The Planning Institute of Australia (PIA) wants the winner of September’s Federal Election to help transform their big-ticket infrastructure ambitions into realities, saying that “visionary infrastructure needs diligent planning.”
“The visionary proposals offered by both sides of politics in the [PIA 2013 Federal Election Platform] need to be underpinned by proper planning frameworks,” PIA chief executive officer Kirsty Kelly said. “Good governance structures and financing regimes need to be in place to ensure solid planning every step of the way if value for taxpayer funds is to be assured.”
The PIA call to action demands the Federal Government acknowledge the critical importance of cities and commit to a New Deal for Urban Australia to bring productivity, liveability and sustainability into alignment.
This includes building on the success of the Major Cities Unit to deliver better outcomes for cities across government portfolios and establishing an Urban Infrastructure Fund to unlock private sector investment to support the development of community infrastructure.
Planning leadership, the PIA says, is also integral to guide the implementation of smarter and more productive planning systems. The PIA suggests the promotion of collaboration across jurisdictions to develop best practices and recommends incentives for jurisdictions to adopt the Planning System Principles.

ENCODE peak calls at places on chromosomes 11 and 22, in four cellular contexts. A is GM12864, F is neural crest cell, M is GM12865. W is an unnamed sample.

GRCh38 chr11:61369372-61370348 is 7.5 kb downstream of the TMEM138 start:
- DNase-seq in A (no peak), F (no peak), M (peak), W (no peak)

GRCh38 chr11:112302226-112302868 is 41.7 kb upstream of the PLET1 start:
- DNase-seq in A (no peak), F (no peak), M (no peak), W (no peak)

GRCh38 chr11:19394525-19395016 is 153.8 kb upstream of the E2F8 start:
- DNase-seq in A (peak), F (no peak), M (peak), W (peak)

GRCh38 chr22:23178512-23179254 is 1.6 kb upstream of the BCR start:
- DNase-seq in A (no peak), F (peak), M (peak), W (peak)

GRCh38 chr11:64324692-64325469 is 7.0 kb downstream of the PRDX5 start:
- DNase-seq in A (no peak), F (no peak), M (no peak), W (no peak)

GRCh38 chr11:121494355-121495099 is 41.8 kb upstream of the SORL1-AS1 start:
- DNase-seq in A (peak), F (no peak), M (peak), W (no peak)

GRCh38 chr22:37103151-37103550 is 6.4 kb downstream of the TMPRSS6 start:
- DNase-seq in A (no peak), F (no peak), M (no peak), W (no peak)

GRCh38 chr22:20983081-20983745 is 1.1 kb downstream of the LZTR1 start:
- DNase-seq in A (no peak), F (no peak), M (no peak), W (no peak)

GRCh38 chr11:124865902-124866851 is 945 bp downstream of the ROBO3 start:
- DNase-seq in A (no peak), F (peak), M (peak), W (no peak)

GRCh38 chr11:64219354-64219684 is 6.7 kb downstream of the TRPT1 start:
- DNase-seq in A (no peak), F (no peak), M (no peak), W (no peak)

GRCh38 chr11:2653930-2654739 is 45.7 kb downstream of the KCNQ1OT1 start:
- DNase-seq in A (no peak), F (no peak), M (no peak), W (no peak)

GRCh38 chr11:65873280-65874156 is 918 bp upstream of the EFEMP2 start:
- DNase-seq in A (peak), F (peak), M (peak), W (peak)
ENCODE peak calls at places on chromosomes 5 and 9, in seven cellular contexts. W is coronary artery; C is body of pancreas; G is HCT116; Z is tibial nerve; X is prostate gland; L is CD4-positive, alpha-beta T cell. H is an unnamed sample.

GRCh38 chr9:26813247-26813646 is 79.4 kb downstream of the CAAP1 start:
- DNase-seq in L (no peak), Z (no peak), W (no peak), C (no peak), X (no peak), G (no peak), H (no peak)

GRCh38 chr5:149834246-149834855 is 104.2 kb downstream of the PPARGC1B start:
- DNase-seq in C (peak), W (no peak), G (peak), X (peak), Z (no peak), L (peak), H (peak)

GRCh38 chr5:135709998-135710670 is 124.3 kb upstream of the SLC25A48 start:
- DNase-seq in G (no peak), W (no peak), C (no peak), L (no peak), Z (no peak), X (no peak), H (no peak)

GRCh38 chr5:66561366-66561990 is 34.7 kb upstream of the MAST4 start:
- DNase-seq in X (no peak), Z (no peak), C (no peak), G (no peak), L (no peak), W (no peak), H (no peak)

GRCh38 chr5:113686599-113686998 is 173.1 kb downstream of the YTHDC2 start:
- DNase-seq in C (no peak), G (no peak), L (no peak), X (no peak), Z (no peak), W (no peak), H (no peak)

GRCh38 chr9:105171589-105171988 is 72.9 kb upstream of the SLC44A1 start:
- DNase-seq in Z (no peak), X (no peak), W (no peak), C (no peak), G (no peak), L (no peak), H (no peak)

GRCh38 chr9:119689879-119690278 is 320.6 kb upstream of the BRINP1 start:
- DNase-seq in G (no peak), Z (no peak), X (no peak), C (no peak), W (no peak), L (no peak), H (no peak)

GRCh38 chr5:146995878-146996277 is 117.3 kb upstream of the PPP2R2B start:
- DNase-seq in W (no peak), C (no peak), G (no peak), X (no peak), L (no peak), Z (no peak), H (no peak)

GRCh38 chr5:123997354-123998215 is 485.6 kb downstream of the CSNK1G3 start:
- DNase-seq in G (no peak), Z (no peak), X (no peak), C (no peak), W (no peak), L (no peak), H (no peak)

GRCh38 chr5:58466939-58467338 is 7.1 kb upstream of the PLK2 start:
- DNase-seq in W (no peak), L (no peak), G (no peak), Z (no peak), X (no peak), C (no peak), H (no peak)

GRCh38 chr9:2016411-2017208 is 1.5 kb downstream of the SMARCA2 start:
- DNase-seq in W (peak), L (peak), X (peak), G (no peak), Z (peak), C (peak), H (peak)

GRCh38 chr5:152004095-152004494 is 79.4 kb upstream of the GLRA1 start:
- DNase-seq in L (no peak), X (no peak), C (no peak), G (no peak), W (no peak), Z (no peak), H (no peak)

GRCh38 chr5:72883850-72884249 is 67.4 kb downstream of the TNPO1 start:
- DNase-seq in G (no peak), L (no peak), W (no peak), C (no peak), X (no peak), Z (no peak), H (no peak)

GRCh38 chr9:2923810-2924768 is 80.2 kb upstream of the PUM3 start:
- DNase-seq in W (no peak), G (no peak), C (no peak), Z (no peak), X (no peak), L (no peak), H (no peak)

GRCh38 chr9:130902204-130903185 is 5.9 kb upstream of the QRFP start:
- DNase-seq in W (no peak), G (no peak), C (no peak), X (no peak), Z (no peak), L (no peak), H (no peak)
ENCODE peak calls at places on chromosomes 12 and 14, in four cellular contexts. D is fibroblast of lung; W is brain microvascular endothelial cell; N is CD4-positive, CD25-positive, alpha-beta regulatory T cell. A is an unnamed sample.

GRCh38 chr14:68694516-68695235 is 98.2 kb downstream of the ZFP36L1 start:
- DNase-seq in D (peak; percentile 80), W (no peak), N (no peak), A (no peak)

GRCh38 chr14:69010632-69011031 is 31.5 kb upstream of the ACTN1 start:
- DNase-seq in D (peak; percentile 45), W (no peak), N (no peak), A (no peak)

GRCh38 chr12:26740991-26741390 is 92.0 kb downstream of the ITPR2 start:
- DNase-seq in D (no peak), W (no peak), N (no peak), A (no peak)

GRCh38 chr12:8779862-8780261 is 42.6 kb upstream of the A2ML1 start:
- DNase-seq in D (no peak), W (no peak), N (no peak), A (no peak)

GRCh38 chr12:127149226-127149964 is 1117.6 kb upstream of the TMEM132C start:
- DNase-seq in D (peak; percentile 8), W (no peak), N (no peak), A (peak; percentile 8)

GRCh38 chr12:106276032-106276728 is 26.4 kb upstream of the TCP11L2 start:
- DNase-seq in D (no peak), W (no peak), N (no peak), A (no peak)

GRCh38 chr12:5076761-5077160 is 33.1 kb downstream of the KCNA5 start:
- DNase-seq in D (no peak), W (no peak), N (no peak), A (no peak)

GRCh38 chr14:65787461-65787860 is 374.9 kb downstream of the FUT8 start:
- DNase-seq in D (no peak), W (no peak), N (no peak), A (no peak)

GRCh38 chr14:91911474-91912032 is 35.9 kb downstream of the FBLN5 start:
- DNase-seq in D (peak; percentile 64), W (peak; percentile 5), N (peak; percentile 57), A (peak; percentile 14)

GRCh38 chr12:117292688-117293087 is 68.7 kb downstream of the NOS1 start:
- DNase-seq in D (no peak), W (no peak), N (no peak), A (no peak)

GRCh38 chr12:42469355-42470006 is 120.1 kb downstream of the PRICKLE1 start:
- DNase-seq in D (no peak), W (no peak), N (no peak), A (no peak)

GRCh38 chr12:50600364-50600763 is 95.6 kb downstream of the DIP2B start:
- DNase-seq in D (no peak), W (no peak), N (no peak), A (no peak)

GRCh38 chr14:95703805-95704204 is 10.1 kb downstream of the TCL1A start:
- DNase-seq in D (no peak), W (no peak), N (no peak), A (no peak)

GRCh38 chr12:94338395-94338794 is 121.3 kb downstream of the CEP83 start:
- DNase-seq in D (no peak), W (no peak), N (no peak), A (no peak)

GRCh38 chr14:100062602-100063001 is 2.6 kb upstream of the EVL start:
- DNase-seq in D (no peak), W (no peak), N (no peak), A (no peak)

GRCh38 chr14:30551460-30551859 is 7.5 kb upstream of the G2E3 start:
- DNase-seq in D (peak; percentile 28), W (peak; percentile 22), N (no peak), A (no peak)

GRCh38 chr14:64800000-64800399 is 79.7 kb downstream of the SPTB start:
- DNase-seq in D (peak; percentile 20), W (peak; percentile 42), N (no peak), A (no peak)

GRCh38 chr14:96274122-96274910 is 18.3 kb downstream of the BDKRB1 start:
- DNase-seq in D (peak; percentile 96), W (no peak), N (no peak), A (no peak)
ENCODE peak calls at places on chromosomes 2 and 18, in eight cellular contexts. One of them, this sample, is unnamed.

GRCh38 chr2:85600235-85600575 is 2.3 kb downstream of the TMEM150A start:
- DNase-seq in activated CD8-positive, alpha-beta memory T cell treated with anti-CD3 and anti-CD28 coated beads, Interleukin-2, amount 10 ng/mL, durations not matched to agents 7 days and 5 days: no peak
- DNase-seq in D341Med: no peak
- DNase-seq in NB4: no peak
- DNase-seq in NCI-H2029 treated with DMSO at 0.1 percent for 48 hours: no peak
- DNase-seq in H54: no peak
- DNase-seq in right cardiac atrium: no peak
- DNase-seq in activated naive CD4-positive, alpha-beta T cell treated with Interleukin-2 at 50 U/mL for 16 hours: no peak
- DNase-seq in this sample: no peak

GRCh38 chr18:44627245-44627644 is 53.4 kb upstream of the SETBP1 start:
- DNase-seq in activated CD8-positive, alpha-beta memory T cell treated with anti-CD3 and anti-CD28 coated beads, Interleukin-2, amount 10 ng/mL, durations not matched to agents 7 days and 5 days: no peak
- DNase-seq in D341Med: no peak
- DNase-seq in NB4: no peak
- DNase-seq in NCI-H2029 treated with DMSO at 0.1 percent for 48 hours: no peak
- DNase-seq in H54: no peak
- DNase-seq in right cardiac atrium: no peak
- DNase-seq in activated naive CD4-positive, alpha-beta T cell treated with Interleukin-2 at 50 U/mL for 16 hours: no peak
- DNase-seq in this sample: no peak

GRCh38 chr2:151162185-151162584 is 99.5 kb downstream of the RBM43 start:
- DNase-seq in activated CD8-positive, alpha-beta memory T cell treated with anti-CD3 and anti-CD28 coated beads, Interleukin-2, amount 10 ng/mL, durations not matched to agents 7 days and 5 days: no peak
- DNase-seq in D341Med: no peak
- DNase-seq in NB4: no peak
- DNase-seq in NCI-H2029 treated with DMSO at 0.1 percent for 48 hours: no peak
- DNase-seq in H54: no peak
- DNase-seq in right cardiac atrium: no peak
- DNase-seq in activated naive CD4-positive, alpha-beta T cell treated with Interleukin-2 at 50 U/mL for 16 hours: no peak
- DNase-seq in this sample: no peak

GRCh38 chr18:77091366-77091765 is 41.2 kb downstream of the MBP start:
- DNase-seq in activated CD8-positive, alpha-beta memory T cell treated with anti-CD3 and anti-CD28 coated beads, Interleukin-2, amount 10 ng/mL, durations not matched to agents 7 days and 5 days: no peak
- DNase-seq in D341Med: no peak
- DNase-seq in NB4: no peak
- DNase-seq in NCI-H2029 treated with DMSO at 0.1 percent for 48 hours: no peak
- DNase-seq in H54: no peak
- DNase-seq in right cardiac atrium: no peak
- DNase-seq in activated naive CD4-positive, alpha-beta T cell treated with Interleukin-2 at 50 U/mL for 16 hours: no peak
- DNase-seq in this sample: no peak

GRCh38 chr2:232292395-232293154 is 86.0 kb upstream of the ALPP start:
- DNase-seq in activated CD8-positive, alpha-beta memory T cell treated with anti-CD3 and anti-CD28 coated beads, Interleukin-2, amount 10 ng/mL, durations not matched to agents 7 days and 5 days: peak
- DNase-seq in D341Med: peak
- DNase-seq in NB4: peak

Policies and programs the PIA suggest need support to implement include the recommendations of Moving Australia 2030 to deliver better integration of land use and transport planning, and an increase in use of active travel modes.
Ultimately, investment in the capacity building and development of the planning profession to leverage more effective and efficient outcomes for investment in the built environment is critical.
As the September 7 election date draws near, Australians have heard of at least three major infrastructure plans: A $5 billion freight rail plan to better connect the Brisbane to Melbourne, the shifting of Sydney’s Garden Island Navy base to Brisbane, and a high speed rail (HSR) system linking the country’s east coast capitals.
Kelly said realising a project like HSR would mean an overhaul of the Federal Government’s infrastructure planning systems.
“The proposal could only be workable if the Federal Government took the lead in policies that better aligned planning strategy and infrastructure investment of the cities involved,” she said.
“We support the Infrastructure Australia approach to prioritizing infrastructure investment but we believe the fast rail proposal would be better delivered if it was better aligned with National Urban Policy.”
“The creation of an Urban Infrastructure Fund would also help to fast-track the delivery of projects that achieve the aims of the National Urban Policy by leveraging private sector participation in the development of community infrastructure.”